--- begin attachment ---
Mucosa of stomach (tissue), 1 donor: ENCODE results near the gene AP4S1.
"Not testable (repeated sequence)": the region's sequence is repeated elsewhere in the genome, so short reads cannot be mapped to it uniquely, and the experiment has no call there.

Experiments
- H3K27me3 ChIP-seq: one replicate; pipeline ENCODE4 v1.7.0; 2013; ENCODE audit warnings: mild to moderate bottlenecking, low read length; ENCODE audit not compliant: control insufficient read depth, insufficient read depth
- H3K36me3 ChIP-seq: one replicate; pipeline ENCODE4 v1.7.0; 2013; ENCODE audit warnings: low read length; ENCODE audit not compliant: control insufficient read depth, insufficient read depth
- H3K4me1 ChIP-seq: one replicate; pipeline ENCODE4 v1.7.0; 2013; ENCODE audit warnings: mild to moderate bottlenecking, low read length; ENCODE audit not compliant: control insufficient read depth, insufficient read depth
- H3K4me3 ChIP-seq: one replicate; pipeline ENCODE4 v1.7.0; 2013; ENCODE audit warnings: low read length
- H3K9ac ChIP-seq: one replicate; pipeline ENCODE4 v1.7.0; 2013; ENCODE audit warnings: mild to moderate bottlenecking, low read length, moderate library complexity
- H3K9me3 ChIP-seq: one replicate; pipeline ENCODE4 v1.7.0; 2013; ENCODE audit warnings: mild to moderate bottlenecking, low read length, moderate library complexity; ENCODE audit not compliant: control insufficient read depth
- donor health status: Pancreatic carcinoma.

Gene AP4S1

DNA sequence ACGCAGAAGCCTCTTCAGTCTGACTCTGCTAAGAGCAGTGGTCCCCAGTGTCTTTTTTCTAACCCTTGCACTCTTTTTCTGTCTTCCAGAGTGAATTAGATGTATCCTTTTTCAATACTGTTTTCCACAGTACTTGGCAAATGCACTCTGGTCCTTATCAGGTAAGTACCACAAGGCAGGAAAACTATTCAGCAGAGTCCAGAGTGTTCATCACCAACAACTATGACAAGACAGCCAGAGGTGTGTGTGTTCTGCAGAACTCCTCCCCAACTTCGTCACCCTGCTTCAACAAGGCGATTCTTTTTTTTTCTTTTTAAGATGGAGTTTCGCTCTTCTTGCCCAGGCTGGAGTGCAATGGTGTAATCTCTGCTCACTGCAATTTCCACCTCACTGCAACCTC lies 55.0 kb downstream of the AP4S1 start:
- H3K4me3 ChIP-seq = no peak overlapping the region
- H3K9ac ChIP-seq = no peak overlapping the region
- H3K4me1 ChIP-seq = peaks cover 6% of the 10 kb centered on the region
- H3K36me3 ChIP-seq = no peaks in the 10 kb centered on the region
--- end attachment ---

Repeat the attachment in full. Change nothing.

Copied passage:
Mucosa of stomach (tissue), 1 donor: ENCODE results near the gene AP4S1.
"Not testable (repeated sequence)": the region's sequence is repeated elsewhere in the genome, so short reads cannot be mapped to it uniquely, and the experiment has no call there.

Experiments
- H3K27me3 ChIP-seq: one replicate; pipeline ENCODE4 v1.7.0; 2013; ENCODE audit warnings: mild to moderate bottlenecking, low read length; ENCODE audit not compliant: control insufficient read depth, insufficient read depth
- H3K36me3 ChIP-seq: one replicate; pipeline ENCODE4 v1.7.0; 2013; ENCODE audit warnings: low read length; ENCODE audit not compliant: control insufficient read depth, insufficient read depth
- H3K4me1 ChIP-seq: one replicate; pipeline ENCODE4 v1.7.0; 2013; ENCODE audit warnings: mild to moderate bottlenecking, low read length; ENCODE audit not compliant: control insufficient read depth, insufficient read depth
- H3K4me3 ChIP-seq: one replicate; pipeline ENCODE4 v1.7.0; 2013; ENCODE audit warnings: low read length
- H3K9ac ChIP-seq: one replicate; pipeline ENCODE4 v1.7.0; 2013; ENCODE audit warnings: mild to moderate bottlenecking, low read length, moderate library complexity
- H3K9me3 ChIP-seq: one replicate; pipeline ENCODE4 v1.7.0; 2013; ENCODE audit warnings: mild to moderate bottlenecking, low read length, moderate library complexity; ENCODE audit not compliant: control insufficient read depth
- donor health status: Pancreatic carcinoma.

Gene AP4S1

DNA sequence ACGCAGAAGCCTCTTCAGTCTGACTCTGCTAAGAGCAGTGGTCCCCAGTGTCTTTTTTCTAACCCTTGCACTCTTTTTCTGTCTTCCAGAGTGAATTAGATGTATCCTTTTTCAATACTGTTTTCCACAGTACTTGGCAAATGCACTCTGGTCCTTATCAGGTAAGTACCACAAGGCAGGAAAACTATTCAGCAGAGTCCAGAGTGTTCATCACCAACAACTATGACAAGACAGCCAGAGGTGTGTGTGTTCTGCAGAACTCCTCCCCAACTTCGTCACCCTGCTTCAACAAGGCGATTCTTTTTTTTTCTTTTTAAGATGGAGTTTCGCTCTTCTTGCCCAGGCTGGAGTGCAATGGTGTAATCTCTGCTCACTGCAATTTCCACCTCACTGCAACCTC lies 55.0 kb downstream of the AP4S1 start:
- H3K4me3 ChIP-seq = no peak overlapping the region
- H3K9ac ChIP-seq = no peak overlapping the region
- H3K4me1 ChIP-seq = peaks cover 6% of the 10 kb centered on the region
- H3K36me3 ChIP-seq = no peaks in the 10 kb centered on the region